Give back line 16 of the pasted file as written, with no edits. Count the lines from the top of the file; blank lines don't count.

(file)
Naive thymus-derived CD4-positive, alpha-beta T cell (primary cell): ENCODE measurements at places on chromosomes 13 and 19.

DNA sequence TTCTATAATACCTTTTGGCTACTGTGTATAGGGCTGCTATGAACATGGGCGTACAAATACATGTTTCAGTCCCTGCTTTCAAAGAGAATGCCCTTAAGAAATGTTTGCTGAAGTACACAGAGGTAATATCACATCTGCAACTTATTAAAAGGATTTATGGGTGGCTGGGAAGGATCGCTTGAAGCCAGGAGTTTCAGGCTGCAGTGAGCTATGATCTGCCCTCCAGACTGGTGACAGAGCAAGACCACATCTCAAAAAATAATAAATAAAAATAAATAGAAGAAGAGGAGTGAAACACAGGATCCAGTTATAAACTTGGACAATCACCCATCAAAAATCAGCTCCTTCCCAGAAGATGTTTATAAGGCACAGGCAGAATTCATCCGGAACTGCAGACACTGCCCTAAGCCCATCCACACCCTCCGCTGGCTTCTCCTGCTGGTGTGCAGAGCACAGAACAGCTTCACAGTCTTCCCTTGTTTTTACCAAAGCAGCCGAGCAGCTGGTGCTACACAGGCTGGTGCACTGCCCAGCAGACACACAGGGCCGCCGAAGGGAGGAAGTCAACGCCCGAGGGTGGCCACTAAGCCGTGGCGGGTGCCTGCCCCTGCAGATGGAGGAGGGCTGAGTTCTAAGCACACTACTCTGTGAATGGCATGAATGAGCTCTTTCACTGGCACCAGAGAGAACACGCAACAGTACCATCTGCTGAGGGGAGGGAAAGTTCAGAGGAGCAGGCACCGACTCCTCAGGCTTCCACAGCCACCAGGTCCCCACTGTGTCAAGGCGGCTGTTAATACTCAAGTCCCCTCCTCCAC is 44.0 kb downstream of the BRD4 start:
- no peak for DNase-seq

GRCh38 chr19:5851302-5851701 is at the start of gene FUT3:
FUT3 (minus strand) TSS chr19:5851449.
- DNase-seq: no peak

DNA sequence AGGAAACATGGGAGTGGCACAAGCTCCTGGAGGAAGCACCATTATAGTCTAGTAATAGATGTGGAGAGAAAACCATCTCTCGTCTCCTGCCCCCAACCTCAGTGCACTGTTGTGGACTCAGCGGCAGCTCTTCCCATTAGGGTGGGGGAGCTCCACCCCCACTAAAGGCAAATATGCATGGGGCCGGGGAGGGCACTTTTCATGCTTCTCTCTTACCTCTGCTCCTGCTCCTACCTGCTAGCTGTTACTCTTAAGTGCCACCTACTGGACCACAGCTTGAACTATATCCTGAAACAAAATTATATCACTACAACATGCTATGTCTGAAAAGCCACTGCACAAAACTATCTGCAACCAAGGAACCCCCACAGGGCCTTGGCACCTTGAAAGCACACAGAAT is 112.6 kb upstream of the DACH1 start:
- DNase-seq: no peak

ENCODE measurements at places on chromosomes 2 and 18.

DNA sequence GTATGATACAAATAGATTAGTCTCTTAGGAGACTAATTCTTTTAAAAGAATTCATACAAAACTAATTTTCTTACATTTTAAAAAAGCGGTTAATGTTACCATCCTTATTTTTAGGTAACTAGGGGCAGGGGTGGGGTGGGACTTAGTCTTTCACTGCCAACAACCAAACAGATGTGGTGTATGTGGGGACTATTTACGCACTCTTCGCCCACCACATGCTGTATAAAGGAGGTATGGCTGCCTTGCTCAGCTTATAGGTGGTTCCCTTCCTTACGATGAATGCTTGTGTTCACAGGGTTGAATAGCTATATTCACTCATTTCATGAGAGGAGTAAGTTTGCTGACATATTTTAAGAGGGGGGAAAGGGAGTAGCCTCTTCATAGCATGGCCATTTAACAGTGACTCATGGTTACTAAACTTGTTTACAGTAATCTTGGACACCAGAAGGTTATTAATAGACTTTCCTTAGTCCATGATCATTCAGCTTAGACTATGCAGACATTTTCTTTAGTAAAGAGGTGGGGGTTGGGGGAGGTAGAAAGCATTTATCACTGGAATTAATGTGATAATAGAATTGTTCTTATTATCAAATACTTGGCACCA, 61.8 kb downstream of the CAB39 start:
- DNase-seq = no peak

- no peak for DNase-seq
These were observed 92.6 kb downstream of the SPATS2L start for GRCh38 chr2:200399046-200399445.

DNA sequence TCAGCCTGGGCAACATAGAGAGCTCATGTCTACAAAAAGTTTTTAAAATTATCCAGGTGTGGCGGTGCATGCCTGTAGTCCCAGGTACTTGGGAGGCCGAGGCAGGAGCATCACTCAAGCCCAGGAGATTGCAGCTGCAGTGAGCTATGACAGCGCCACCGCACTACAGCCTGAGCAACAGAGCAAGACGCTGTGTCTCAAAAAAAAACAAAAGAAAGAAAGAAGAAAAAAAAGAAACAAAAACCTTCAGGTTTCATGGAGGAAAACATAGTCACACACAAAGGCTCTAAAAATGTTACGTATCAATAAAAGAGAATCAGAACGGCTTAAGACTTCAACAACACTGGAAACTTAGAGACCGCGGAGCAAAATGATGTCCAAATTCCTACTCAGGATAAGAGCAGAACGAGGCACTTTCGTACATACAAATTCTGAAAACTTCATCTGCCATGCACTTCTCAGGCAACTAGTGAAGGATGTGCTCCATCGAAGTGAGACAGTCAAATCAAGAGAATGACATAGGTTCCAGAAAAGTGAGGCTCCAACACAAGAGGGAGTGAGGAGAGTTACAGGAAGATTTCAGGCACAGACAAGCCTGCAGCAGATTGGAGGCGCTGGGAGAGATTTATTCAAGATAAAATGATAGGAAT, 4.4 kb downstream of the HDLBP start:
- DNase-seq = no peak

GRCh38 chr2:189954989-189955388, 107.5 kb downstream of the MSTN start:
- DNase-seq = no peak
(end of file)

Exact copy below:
GRCh38 chr2:189954989-189955388, 107.5 kb downstream of the MSTN start: